During the recent uprisings in the valley of Kashmir, one of the major tools used by the Jammu and Kashmir police and the Indian Paramilitary forces has been the tear gas shell. The tear gas shell is not an alien instrument: it has been used freely on peaceful protesters as well as stone throwers. There have been a large number of civilian killings, mostly teenagers, due to the tear gas shells. More than often, it causes serious injuries, leaves victims bed ridden for years, and results in loss of eyesight.
“If there are tourists visiting Tulip Gardens and there is no stone-throwing they (India) would portray it as normalcy. But we are under occupation and we want this occupation to end!” says Faisal Ahmad, a 20-year-old stone-thrower from Old City, Srinagar.
Most of the neighborhoods where Faisal resides are prone to stone-throwing. Like the majority of the youth from his area, stone-throwing is a routine for them, and he is no exception to the rule. Till date, he has been hit twice by the tear gas shells. “In 2008, CRPF personnel aimed a tear gas shell at me from a close range. But I was fortunate that it caused no major injury. The shell went away, kissing my right arm” he said.
The “Mo-i-Mukadas” – the holy relic of Prophet (PBUH)- agitation in 1963 was the first incident that rooted the culture of stone-throwing across Kashmir. The state police, including the Border Security Force then implemented a “non-lethal” weapon: tear gas smoke, as a public control measure,” said Dr. Sheikh Showkat, who teaches law at Central University, Kashmir.
[pullquote]“I was shifted to SKIMS hospital in Srinagar. When I opened my eyes, I saw many people crowded around me. I asked for the date and was dumb founded. One whole month was missing from my life. I had been in comma for a month!”[/pullquote]In the 2010 mass protests, Faisal says that he received severe burn injuries by a tear gas shell that left him bed-ridden for several weeks. “That pain was unbearable and indescribable,” he recalls. However, the recent unrests have proved the definite lethal nature of tear gas shells which have claimed more than 120 lives, mostly youngsters, and left thousands injured. In the 2008 mass protests, more than 80 people lost their life due to this form of “non-lethal” control measure: “In order to tackle public demonstrations and prevent large casualties, this “non-lethal” weapon was readily accepted for usage,” Dr. Sheikh remarks.
On 20 August 2010, Adil Farooq of north Kashmir Varmul was hit by a tear gas shell, allegedly fired by CRPF personnel, during a protest near his home in the town. He was on his way to a barber’s shop when the shell hit him on the head. “I did not know that the protests had started on the other side of the cement bridge and found myself being chased by CRPF personnel,” he said.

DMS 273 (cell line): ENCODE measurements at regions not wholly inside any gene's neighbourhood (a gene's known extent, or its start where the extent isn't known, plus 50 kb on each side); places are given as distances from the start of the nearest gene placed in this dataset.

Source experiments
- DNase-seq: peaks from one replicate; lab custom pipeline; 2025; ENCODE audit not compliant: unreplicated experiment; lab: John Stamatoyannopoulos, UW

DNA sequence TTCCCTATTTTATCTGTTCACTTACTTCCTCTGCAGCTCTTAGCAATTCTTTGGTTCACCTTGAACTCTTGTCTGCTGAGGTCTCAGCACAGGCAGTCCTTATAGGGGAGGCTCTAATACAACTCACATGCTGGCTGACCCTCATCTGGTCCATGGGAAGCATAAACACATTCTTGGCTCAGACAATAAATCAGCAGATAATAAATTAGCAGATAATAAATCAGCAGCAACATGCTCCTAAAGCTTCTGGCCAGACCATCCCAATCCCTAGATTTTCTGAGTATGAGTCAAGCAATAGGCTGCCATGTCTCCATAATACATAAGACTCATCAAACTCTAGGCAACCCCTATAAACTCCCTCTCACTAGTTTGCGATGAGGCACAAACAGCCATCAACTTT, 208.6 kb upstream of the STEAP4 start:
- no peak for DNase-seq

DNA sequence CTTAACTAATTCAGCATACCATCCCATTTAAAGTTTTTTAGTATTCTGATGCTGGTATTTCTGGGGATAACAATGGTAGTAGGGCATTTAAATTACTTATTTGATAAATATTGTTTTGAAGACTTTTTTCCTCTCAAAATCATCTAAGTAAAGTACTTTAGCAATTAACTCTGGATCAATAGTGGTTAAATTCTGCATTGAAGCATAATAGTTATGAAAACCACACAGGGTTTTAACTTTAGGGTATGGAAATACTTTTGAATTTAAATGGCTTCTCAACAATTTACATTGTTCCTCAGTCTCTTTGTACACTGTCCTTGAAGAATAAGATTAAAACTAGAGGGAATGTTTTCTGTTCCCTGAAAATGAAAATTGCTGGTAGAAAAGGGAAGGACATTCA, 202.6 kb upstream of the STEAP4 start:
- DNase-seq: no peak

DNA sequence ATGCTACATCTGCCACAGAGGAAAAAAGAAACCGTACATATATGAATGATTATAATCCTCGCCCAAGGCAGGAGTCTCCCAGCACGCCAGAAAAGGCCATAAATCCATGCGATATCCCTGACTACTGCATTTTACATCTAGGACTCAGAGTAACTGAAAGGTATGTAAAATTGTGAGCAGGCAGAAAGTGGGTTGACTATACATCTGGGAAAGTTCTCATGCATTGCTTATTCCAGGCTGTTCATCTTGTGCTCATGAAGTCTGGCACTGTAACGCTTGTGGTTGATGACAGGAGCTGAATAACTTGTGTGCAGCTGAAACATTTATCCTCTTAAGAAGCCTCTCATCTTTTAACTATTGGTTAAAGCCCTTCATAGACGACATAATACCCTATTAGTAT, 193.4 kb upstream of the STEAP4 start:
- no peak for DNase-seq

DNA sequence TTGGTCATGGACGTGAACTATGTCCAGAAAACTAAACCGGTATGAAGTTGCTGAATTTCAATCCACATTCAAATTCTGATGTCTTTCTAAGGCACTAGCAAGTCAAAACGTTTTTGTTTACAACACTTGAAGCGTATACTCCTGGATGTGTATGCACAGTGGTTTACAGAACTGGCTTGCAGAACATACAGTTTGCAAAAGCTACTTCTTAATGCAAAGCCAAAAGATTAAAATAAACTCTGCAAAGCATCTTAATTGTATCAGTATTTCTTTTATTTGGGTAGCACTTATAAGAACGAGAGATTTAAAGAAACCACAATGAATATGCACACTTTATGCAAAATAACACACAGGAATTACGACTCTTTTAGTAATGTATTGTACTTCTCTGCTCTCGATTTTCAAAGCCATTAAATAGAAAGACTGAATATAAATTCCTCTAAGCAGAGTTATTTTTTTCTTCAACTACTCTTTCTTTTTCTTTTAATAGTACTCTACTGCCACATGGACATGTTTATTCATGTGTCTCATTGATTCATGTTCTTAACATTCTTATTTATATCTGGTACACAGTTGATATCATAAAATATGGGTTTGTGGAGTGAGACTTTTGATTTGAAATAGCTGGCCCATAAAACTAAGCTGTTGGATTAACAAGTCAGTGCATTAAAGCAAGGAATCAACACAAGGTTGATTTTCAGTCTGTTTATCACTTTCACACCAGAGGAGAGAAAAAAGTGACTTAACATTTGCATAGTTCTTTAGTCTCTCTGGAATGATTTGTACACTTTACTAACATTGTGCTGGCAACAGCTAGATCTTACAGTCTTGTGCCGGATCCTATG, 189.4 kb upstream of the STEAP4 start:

Farooq recalls those moments of his life as ones that changed him forever. He maintains a dignified posture while saying but his haunted looks give away the trauma he has experienced. The shell had hit his forehead and his condition was declared critical at the District Hospital Varmul.
“I was shifted to SKIMS hospital in Srinagar. When I opened my eyes, I saw many people crowded around me. I asked for the date and was dumb founded. One whole month was missing from my life. I had been in comma for a month!” he told The Kashmir Walla.
After recovering from the comma, he witnessed another moment of misery and shock. He could not feel the entire right side of his body because half of his body had been paralyzed since the shell had hit the center of his brain. This incident negatively impacted his education as well.
Due to the memory loss and paralysis attack, he had to leave his B.Ed. degree unfinished. It took him two years to recover from the paralysis attack. Farooq’s 22-year-old brother Umer went to a local police station to file an FIR against the CRPF personnel but the police refused. “I was not allowed to register any case,” said Umer.
During the 2010 unrest, the then Inspector General of Police (Kashmir), S M Sahai was quoted by a local newspaper as saying that the policemen are trained to fire the tear gas shells in a parabolic way and not directly. On ground, the exact opposite is witnessed.
Parents of Wamiq Farooq, a 12-year-old school going child hailing from Rainawari Srinagar, claim that on 31st January 2010, an assistant sub-inspector of Jammu and Kashmir Police fired a tear gas shell in an apparently un-parabolic manner that hit his head and killed him instantly. On 11 June 2010, another youth, Tufail Mattoo was killed in the same manner. A tear gas shell was fired on his head, leaving him dead on the spot. Three years later, the case has been closed and the killers have been declared as “untraced”. The Special Mobile Magistrate of Srinagar accepted the closure report filed by the Special Investigation Team (SIT) of the police, constituted by the High Court, and closed the case in trial court on 27 February 2013.
Health experts say that the tear gas shell works by irritating mucous membranes in the eyes, nose, mouth and lungs. “It causes severe pain in the eyes, crying, sneezing, coughing, and choking are a few side effects,” say experts. “Injury in any soft organ or any facial injury caused by a tear gas shell has high chances of producing delayed complications such as infections and cosmetic problem,” adds Dr. Irshad Ahmed, who has experience treating such patients. As such, it is obvious that the use of tear gas shells is not “non-lethal” and has dire impacts on the lives of those it touches. One does not have to be a protestor or an attacker to be hit or killed by these tear gas shells: it has taken lives of the innocent just as readily.